retail news in context, analysis with attitude

Last week, MNB took note of a Washington Post report on a new poll from the Pew Research Center concluding that “in several countries around the world, large majorities of people believe it is most likely that robots will be doing much of the work done by humans within 50 years.” Greece sat atop the list - 91 percent of survey respondents there think that robots and computers “definitely” or “likely” will do much of the work done by people. In the US, the number was lower but still a majority - 65 percent.

Now comes a report from the World Economic Forum (WEF) saying that while “machines will overtake humans in terms of performing more tasks at the workplace by 2025,” there still could be “58 million net new jobs created in the next five years” by this technological revolution.

That’s right - the WEF says that a lot more jobs will be created this revolution than will be displaced by it.

Here’s some of the context reported by CNBC:

“Developments in automation technologies and artificial intelligence could see 75 million jobs displaced, according to the WEF report ‘The Future of Jobs 2018.’ However, another 133 million new roles may emerge as companies shake up their division of labor between humans and machines, translating to 58 million net new jobs being created by 2022, it said.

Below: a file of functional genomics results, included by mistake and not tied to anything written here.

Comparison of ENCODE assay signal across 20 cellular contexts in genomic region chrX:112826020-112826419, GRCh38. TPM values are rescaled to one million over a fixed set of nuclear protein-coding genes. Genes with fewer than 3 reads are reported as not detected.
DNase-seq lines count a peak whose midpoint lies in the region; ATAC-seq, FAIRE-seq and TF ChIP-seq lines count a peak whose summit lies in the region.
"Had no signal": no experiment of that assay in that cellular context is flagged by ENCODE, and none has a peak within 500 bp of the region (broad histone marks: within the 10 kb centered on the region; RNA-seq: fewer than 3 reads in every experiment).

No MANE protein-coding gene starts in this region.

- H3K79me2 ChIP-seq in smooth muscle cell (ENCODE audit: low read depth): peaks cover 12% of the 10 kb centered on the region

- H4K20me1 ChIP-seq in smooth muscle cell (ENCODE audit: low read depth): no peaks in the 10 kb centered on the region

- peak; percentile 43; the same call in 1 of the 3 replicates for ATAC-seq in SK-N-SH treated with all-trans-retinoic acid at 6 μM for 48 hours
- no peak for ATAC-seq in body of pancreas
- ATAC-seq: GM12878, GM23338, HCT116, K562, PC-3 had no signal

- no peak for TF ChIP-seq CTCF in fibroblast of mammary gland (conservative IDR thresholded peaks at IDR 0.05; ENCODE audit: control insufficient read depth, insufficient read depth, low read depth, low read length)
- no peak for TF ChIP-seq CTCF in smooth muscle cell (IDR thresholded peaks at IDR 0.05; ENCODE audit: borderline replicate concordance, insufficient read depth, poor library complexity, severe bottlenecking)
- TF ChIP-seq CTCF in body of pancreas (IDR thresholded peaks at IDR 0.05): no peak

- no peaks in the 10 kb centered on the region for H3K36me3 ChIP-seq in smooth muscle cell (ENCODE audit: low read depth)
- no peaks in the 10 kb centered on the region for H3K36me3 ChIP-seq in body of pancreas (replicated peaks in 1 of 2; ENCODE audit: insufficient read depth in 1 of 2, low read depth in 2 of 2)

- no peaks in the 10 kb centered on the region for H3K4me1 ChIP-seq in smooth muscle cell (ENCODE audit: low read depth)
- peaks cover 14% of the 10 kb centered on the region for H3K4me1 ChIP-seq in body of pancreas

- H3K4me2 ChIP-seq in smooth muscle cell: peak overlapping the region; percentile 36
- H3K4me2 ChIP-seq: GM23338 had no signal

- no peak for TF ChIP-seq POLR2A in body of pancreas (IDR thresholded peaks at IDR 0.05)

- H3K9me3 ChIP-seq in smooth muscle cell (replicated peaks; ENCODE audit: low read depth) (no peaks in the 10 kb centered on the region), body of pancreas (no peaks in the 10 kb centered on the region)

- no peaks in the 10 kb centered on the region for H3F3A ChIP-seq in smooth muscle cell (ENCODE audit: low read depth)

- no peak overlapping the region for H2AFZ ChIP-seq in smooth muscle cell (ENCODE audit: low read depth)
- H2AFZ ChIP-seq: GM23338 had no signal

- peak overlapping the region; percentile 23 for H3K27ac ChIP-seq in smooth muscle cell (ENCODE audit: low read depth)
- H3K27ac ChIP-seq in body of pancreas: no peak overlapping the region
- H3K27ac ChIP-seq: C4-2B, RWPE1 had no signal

“At the same time, there would be ‘significant shifts’ in the quality, location and format of new roles, according to the WEF report, which suggested that full-time, permanent employment may potentially fall.

“Some companies could choose to use temporary workers, freelancers and specialist contractors, while others may automate many of the tasks. New skill sets for employees will be needed as labor between machines and humans continue to evolve, the report pointed out.”
KC's View:
There may be new jobs with new parameters made available by the robot revolution, but it is up to people to make sure they are trained in the skills and expertise they need to qualify for those jobs. This is a matter of personal responsibility, but I think it also requires public investment and nuanced public policy decisions to make sure that these opportunities exist.